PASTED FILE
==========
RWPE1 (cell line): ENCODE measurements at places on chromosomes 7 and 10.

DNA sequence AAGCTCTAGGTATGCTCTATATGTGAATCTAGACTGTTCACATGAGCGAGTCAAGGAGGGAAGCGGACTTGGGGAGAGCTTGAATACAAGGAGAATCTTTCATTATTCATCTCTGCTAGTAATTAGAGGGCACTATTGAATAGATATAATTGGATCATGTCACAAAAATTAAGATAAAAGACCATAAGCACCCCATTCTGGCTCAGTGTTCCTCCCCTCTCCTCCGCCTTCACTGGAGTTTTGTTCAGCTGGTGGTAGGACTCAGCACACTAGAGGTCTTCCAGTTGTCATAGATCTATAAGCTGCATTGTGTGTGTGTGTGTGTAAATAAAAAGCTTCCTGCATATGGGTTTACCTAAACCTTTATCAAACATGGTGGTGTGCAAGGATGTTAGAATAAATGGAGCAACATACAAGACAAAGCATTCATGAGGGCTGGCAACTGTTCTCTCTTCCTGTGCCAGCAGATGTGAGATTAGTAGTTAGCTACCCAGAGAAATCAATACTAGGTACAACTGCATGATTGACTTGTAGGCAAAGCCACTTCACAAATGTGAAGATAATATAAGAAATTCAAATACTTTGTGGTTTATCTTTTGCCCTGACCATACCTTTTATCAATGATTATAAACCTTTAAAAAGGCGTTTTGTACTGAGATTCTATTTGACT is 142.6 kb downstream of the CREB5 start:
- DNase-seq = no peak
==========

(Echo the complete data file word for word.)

RWPE1 (cell line): ENCODE measurements at places on chromosomes 7 and 10.

DNA sequence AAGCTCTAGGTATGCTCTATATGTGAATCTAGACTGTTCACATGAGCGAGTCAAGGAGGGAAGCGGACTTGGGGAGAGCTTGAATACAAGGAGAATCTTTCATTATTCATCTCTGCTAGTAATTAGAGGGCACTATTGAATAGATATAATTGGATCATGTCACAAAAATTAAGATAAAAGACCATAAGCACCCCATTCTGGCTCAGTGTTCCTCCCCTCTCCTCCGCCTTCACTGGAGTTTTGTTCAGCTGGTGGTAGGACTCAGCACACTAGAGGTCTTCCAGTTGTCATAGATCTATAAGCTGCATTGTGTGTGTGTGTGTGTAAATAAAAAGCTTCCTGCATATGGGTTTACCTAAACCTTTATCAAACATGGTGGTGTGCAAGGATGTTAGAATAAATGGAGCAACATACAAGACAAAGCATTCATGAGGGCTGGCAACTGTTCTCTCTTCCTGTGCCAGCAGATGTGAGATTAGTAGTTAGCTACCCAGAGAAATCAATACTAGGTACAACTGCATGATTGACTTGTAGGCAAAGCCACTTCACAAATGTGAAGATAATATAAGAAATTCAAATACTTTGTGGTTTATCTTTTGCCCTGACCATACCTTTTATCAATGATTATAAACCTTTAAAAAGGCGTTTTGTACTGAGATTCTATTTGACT is 142.6 kb downstream of the CREB5 start:
- DNase-seq = no peak